If you have issues or suggestions, please contact us! We are still in beta so we understand there’s a lot of room for us to grow, but we’re working really hard with our small team to keep up with the demand for more features. The player is best used with Firefox right now also. Again, we really appreciate the support of the independent music community that we’re getting, from both artists and fans, and we’re extremely excited to get to the next level!

Dante, thank you so much for the interview.

Absolutely, Thank you!

To get you started, here are some awesome playlists courtesy of the Beat-Play team – over 6 hours of great tunes:

Beat-Play Launch Mixtape (dubstep, house, indie, hip hop, r&b, electro, other)


Mellow Music Mix (Reggae, Indie, Dub)



Kendrick Lamar Mix (Hip hop)



Interview by: Kian Bardikalaie

Digital Native Tongues

For whatever reason, I equate a lot of my experiences as a Beat-Play company member to several verses and hooks in my favorite songs.  I was born in ’77.  So, that sweet spot has EVERYTHING to do with A Tribe Called Quest, Wu-Tang Clan, The Jungle Brothers, Freestyle music, Gang Starr, Rakim, Big Pun, Biggie, and all of the other greats.  If you’re feeling me on this already, then read on.  If you’re a bit hesitant, then I invite you to step in; and understand why these pioneers have laid the foundation for elevated thinking and prosperous language skills.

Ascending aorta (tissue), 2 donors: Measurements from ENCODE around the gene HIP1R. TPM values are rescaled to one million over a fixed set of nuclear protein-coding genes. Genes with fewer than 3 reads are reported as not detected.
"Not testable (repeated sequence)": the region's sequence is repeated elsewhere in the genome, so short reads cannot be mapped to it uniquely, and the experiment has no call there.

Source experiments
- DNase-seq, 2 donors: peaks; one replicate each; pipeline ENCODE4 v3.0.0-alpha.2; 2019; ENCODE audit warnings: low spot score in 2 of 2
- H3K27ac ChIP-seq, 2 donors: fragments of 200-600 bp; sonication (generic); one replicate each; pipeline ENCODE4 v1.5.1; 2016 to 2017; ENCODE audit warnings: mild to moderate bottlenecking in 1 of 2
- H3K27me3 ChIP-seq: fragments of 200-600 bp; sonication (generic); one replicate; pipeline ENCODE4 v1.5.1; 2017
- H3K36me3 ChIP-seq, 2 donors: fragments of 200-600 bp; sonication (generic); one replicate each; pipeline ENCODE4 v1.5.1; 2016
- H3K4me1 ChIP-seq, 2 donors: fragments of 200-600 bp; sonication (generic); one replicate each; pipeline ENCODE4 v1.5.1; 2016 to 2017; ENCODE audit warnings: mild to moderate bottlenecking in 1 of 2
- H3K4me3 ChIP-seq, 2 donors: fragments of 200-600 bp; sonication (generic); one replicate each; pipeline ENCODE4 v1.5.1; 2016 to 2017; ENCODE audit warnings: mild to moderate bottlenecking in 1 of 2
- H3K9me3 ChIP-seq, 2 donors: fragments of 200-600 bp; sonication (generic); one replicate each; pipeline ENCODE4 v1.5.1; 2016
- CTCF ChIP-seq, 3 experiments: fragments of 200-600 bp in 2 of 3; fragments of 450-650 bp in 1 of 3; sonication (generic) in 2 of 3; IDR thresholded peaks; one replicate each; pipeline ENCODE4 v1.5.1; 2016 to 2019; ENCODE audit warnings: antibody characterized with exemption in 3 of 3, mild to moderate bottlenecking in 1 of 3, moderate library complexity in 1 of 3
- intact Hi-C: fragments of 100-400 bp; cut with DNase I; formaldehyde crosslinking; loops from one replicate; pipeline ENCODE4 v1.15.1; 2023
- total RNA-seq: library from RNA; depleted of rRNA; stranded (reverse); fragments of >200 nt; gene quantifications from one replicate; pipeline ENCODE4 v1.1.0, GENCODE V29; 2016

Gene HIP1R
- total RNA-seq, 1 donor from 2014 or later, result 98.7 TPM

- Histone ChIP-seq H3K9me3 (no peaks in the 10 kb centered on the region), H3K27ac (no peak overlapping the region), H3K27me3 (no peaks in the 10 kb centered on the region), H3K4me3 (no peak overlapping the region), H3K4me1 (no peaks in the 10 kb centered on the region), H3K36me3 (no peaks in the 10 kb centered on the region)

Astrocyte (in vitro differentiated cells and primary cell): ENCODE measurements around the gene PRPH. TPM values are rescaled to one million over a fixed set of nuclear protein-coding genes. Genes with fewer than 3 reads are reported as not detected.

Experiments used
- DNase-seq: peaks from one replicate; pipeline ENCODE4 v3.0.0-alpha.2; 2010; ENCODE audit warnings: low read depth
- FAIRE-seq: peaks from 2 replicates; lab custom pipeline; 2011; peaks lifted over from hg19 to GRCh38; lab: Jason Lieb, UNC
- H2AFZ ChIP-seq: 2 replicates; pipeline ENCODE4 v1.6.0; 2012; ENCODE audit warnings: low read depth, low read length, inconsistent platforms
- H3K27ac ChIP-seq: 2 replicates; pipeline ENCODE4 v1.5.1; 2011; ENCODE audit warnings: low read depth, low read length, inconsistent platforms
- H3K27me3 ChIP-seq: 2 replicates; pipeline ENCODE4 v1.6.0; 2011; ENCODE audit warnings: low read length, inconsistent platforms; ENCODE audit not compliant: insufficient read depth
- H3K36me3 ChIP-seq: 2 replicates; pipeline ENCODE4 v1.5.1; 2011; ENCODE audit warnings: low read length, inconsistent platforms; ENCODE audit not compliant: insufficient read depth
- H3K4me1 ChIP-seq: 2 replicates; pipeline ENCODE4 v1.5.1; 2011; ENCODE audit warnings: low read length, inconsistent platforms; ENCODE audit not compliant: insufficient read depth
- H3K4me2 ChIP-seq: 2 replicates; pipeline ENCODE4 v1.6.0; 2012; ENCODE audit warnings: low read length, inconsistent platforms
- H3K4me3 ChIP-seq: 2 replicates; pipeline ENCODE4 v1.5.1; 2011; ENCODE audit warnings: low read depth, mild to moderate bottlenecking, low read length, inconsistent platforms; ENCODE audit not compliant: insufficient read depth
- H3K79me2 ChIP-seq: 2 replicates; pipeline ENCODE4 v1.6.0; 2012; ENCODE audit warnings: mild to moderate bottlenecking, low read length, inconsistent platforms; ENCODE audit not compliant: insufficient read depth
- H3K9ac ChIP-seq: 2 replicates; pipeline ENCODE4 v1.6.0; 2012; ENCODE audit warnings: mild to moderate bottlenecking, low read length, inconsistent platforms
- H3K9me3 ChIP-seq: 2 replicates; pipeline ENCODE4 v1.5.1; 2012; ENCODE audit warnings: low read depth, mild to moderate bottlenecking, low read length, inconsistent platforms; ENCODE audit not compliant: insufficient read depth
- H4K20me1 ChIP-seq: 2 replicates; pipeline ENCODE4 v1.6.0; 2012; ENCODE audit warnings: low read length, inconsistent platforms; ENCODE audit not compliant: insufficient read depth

And it goes a little something like this….

Lyrics from A Tribe Called Quest’s “Steve Biko”

Q-Tip simply rips it with:

I am recognizing that the voice inside my head
Is urging me to be myself but never follow someone else
Because opinions are like voices
We all have a different kind
So just clean out all of your ears
These are my views and you will find that
We revolutionize over the kick and the snare
The ghetto vocalist is on a state-wide tear
Soon to be the continent and then the freakin globe
Theres room for it all as we mingle at the ball
We welcome competion cuz it doesnt make one lazy or worn
We gotta work hard, you know the damn card
Try to be the fattest is the level that we strive
Try to be the fattest also to stay alive